Players have spoken of Silva’s preparation of opponents already this season and it was the fixture at the Liberty Stadium in September where we caught a glimpse of the true capabilities of Marco Silva. A true look into his reading of a game, and of the opposition. Watford were a goal to the good at half time and looking comfortable, good value for their lead. Silva had seen that Swansea had been pushing forward towards the end of the first half, trying to adopt a three-man attack. The Portuguese could have been forgiven for keeping things as they were, but he had anticipated the changes Paul Clement was about to make. Indeed the Swans did come out with two strikers and Ayew playing just off them. Silva had also sent his Watford side out with a change of plan. He switched from a back four – used throughout the campaign until this moment – to a back three to combat Swansea’s changes. I took time for his side to adjust and before long Swansea had equalised, but instead of seeing this as an opportune moment to revert to what was successful in the opening 45 minutes, he stuck with the plan and got his reward. With Watford pressing into the last minutes, the found a way through and Richarlison, the 20-year-old summer recruit from Fluminense, and one of the buys of the summer so far, crashed home the winner.
Sterner tests had come at home for Marco Silva and Watford with an opening day draw with Liverpool displaying the character we have seen throughout the season thus far. The defeat to City, they were not the first, and they certainly are not the last team to be put to the sword by Pep Guardiola’s array of attackers. Arsenal were the third big test to arrive at Vicarage Road. A fixture in season’s past, perhaps even the present season, would be classed as a so-called “bonus game”. A game in which Watford were not expected to be victorious therefore any points gained would therefore be the bonus. Arsenal had read the script. With six minutes of the first half remaining Per Mertesacker put them ahead on his first outing of the league season. Ironically it was Mertesacker who was singled out by Watford captain Troy Deeney when he questioned the Gunners lack of “cojones” in his post match interview. “Whenever I play against Arsenal, I’ll go up and think ‘let me whack the first one and see who wants it.’ Deeney goes on “I came on today and jumped with Mertesacker, I didn’t have to jump, actually. I nodded it down and the crowd got up – ‘yeah! we have got somebody who can win it.’ And they all just backed off.”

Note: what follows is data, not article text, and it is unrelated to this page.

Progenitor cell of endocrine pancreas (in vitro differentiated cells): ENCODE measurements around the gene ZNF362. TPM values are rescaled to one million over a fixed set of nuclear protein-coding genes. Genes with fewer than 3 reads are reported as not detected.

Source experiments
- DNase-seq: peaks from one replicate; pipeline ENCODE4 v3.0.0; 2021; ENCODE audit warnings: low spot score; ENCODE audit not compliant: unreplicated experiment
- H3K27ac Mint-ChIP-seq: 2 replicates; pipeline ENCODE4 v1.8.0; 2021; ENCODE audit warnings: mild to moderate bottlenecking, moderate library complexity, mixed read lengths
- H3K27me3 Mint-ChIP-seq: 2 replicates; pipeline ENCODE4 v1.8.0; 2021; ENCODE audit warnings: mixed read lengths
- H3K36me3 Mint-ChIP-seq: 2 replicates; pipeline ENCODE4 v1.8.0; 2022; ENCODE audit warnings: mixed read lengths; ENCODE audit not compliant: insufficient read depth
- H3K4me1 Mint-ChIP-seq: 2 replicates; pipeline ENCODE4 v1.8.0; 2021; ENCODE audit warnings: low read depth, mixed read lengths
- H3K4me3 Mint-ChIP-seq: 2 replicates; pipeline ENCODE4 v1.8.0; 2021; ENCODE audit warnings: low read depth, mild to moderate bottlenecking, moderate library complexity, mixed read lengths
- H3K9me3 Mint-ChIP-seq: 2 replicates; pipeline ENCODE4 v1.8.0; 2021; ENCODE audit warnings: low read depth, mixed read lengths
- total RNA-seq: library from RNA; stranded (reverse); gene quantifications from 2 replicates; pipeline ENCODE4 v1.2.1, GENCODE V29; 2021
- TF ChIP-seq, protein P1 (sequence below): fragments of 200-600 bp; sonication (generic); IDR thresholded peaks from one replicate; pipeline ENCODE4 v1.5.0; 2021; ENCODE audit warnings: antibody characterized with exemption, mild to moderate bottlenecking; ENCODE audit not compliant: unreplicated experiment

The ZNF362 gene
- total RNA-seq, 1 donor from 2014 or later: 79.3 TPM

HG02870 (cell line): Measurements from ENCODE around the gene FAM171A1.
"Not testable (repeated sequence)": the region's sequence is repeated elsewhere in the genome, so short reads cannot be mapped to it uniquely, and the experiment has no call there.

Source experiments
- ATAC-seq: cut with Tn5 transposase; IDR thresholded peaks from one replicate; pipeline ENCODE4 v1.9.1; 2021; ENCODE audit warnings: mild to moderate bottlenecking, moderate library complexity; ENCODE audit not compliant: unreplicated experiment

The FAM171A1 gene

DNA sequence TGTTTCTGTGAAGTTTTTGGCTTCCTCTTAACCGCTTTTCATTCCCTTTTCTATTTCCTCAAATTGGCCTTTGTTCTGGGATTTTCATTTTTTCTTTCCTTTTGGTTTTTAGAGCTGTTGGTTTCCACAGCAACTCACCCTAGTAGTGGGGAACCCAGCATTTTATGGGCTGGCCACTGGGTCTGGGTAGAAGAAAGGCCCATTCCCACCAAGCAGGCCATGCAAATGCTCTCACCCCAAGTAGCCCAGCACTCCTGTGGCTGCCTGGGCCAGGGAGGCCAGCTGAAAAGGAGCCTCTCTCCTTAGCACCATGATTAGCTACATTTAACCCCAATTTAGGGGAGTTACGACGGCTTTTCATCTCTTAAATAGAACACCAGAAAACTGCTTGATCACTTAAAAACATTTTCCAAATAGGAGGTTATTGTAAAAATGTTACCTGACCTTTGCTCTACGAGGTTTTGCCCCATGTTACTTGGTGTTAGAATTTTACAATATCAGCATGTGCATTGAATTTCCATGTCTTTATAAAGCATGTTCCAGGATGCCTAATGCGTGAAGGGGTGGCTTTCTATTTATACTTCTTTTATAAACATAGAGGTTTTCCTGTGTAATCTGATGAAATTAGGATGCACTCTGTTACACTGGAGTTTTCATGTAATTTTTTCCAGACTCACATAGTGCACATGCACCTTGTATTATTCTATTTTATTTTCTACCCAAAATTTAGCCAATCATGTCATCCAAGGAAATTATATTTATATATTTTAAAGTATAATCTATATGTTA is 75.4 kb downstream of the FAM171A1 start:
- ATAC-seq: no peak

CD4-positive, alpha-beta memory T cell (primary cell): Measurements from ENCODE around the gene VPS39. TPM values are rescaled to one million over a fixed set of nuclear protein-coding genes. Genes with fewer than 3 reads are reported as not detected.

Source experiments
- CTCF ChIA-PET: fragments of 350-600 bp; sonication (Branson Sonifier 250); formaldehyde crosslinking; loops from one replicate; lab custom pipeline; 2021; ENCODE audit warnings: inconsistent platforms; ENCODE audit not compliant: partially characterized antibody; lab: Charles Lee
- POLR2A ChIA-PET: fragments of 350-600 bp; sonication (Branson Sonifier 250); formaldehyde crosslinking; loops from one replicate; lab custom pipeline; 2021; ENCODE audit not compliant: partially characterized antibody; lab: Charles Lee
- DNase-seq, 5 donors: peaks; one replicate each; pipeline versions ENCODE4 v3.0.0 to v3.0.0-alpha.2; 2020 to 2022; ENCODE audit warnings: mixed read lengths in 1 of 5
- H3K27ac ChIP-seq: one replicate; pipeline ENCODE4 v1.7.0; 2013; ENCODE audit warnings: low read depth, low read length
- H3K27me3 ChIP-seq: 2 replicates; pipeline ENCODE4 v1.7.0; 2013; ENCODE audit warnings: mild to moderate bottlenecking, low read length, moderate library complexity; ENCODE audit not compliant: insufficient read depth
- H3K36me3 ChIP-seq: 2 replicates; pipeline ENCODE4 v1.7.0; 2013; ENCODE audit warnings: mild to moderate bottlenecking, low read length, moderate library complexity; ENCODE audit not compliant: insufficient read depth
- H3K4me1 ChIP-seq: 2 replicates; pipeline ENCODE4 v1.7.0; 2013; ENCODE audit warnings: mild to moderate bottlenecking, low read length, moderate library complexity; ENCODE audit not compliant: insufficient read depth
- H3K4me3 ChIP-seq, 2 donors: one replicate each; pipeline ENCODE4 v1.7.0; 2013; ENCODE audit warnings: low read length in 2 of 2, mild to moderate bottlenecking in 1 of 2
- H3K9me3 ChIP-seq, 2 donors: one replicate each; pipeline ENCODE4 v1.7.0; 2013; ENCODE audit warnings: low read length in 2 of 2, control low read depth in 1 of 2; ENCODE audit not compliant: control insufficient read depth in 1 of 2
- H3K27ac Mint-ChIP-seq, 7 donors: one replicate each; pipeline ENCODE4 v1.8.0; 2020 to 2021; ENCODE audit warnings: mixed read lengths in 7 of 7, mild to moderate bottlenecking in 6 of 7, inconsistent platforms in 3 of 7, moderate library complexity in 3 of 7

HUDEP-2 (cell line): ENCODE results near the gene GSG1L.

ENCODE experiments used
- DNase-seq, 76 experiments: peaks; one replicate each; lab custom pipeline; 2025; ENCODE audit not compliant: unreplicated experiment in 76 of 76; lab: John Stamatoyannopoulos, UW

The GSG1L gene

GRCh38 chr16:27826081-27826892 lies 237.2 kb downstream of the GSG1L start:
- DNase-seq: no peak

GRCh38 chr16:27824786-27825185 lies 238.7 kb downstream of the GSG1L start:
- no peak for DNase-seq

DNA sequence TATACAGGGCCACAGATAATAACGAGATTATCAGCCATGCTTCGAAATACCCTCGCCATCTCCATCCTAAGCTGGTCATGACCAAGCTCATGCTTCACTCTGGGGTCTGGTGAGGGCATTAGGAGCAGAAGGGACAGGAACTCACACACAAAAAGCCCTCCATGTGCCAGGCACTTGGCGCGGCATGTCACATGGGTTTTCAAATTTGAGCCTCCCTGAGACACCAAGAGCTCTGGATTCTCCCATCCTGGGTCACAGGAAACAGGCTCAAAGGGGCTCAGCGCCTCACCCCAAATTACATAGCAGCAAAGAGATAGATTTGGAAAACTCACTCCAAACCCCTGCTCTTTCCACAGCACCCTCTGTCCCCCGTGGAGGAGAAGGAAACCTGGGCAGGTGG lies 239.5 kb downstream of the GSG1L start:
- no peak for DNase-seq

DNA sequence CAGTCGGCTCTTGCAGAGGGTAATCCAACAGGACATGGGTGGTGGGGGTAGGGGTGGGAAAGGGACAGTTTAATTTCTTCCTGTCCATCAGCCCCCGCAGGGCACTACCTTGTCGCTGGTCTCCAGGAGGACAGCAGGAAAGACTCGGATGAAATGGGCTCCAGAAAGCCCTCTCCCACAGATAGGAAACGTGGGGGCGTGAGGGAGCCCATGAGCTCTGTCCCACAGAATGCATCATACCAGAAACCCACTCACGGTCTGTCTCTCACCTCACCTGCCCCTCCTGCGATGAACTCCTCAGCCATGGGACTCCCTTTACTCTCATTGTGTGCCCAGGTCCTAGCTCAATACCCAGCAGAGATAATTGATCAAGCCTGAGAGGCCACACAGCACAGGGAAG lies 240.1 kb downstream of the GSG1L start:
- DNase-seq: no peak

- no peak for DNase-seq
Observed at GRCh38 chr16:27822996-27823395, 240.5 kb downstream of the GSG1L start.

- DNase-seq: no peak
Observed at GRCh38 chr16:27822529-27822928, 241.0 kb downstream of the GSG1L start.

Deeney had arrived off the bench as a substitute for Andre Gray and in less than 10 minutes had equalised from the spot. With the home crowd growing ever more vociferous in the final stages, up popped Tom Cleverley to fire the ball into the roof of the net for the Hornets third 90th minute winner in a row.
Next up for Watford and Silva is a huge test for their impressive away from. A trip to Stamford Bridge, a visit to Antonio Conte’s Premier League champions Chelsea. With defeats in their last two games, Conte’s constant bemoaning of a lack of depth to his squad, and the never-ending saga of a return to Italy for the former Azzurri boss, who would write Marco Silva’s side off here?
It will not quite be dizzying heights that the late Graham Taylor’s Watford side reached, finishing 2nd in the top flight in the 1982/83 season, but Silva may just be on for guaranteeing Watford’s best ever finish to a Premier League season. If he achieves this, will the big boys come calling? Merson’s old side Arsenal could do worse than look towards Marco Silva as a replacement for Arsene Wenger.
Is it still too early to be talking about Silva’s success? Just how good is he? Let us know your thoughts in the comments below!